Cardinal George Brings a Missionary’s Viewpoint to the Conclave

Originally published on the Chicago Tribune.

Cardinal Francis George, right, is shown in 1974 after his election as vicar general of the Missionary Oblates of Mary Immaculate. At left is the Rev. Fernand Jette, then superior general of the Oblates. (Archive of the Missionary Oblate / March 8, 2013)


By Manya A. Brachear, Chicago Tribune reporter

March 10, 2013

The 115 Roman Catholic cardinals who are about to elect the next pope took different roads to Rome.

Some prepared for the priesthood as proteges of renowned prelates. Others followed an academic path, becoming scholars of theology, literature or canon law.

As a Missionary Oblate of Mary Immaculate, Cardinal Francis George took a circuitous route, through the poorest regions of Africa, Latin America and Asia. There he encountered missionaries putting their lives on the line to serve the church and confronted the limits of his own courage.

Now the Catholic cardinal from Chicago is about to participate in his second papal election. While his experience of already having voted for a pope makes him a go-to person for novice electors, it’s those years spent in Rome and around the world as an Oblate that largely shape his agenda in the selection of the next pontiff.

“It gave me a good sense of the universal church and the challenges facing the church, and that is helpful as I go into conclave, first of all to figure out who can be a universal pastor,” said George, who served as vicar general, or second in command, of the Oblates between 1974 and 1986. “Secondly, in talking to other electors, you have an opening and that’s very useful.”

George, 76, spent 13 years based in Rome with the Oblates before he earned a doctor of sacred theology from Rome’s Pontifical Urbaniana University, the Vatican’s academic institution that trains missionaries. He became a bishop shortly after returning to the U.S., and Pope John Paul II elevated him to cardinal eight years later.

But his work as a missionary continues to define him in the eyes of many. Eight years ago, speculation swirled that Pope Benedict XVI might tap George to return to Rome and run the Vatican’s Congregation for the Evangelization of Peoples. That didn’t happen, though he does serve as the American bishops’ liaison to the Pontifical Mission Societies, a development arm for that congregation and three other Catholic mission groups.

“What is forgotten about him is that he is first and foremost a missionary and member of a religious order,” said the Rev. Andrew Small, national director of the Pontifical Mission Societies and a fellow Oblate. “While an academic and scholar, his thinking is shaped by the way the church is trying to change the world and local cultures through the building of human communities. People can forget this side of his life and his perspective. He has a vast knowledge of the global church and is greatly respected for that. Of course, when a cardinal speaks about the missions, people tend to pay a little bit more attention.”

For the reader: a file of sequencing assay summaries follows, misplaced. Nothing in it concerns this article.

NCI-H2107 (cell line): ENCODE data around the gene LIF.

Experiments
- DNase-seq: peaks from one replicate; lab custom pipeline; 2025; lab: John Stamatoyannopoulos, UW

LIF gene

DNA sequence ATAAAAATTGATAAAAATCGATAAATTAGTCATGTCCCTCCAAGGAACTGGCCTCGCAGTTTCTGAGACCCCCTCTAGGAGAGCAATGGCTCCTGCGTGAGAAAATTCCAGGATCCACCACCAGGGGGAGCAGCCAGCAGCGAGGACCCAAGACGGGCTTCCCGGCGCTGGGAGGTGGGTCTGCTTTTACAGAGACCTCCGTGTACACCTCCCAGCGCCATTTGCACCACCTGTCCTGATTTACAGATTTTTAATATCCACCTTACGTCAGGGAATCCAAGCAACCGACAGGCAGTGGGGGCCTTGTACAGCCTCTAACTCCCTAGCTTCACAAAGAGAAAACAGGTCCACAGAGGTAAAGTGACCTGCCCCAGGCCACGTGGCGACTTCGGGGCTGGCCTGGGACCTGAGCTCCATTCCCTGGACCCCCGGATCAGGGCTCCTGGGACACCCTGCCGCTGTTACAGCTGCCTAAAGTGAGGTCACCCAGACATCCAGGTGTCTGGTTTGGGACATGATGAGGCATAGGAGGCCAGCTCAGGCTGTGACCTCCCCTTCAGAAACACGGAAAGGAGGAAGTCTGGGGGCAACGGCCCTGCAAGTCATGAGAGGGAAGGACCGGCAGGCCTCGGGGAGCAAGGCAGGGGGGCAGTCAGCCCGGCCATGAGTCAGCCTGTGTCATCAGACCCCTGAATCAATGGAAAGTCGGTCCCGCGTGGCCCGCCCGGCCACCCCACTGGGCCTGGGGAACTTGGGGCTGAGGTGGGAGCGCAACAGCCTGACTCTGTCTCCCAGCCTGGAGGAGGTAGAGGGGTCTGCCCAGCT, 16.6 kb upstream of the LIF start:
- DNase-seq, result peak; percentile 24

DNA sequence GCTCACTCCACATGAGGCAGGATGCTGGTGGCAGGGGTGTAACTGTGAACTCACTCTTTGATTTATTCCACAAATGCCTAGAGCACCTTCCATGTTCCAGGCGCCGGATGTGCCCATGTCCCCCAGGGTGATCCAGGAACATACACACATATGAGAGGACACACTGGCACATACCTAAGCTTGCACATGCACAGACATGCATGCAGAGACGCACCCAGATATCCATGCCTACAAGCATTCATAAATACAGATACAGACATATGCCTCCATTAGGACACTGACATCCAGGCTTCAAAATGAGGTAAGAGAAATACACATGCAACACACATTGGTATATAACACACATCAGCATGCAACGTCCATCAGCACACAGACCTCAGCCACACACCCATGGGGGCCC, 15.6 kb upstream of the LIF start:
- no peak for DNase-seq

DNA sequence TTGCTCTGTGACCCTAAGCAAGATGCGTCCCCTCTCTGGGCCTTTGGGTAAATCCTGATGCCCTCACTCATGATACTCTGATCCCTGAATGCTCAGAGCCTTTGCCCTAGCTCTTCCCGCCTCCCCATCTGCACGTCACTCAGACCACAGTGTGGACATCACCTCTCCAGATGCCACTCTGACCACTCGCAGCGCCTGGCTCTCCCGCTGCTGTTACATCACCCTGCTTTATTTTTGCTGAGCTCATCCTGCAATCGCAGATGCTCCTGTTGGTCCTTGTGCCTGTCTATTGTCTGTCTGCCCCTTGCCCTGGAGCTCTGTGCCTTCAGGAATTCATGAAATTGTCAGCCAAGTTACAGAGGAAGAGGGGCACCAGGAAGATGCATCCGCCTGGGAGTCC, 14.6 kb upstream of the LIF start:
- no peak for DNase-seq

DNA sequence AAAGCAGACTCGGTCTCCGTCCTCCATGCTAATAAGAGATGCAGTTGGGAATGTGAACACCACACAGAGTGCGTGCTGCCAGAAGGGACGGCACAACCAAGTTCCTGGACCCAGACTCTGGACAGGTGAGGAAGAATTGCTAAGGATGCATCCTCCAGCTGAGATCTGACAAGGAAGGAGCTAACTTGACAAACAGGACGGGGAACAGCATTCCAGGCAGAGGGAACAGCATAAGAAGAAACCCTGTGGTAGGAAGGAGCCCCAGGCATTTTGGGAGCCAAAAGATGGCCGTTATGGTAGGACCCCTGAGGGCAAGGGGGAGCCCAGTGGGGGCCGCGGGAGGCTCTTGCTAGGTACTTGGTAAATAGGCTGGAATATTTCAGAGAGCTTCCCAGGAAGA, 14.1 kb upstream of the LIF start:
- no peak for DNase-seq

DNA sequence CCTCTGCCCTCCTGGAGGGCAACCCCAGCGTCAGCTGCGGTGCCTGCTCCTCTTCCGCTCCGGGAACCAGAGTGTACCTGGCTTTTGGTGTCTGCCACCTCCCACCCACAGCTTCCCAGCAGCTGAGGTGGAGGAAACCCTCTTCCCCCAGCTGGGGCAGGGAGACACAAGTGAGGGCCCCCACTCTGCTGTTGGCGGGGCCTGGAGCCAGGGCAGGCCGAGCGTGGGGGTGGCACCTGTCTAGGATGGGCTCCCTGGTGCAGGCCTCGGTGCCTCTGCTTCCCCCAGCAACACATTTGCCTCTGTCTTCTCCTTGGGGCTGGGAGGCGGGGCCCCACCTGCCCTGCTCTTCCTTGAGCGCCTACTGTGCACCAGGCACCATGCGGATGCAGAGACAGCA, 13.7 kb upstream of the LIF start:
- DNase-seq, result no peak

‘My courage failed me’

Though George hasn’t discussed in much detail his time with the Oblates, the religious order enabled the native Chicagoan to pursue his vocation. Turned away by the now-shuttered Archbishop Quigley Preparatory Seminary after a bout with polio at age 13, he enrolled at St. Henry Preparatory Seminary in downstate Belleville, a high school seminary run by the missionary order. He joined the Oblates in 1957 and followed a primarily academic path, ultimately becoming vicar general in 1974.

In that position, he oversaw more than 5,000 brothers in various mission fields around the world, regularly checking in with bishops to make sure the Oblates were fulfilling their purpose.

George said a series of events shaped him during those years — narrow escapes from a bombing in northern Sri Lanka and from guerrilla warfare in the Philippines and “bargaining for passage, and perhaps for life, with soldiers who controlled the crossroads in the interior of the Congo.” “If the people you’re visiting are visited by violence, you’re part of that experience,” he said. But what moved and inspired him most were the missionaries who served the outcasts of society. In an interview with the Tribune, he described one life-altering moment in Africa that humbles him to this day.

While visiting an Oblate who lived with lepers outside the walls of a city, George declined to sip from a communal bowl prepared and passed around to welcome him to the community. Though he put the bowl to his face, he said, his hosts knew he didn’t take a drink.

“That was where my courage failed me,” George said, his voice shaking as he recounted the moment recently. “I couldn’t drink out of the pot that had been passed around among a couple dozen lepers. But the missionary next to me did. For him, that was his life. … It was a humbling experience. But it’s also an experience that tells you the courage of people day after day after day doing just that. … They put their lives on the line in ways that are difficult for us to imagine.”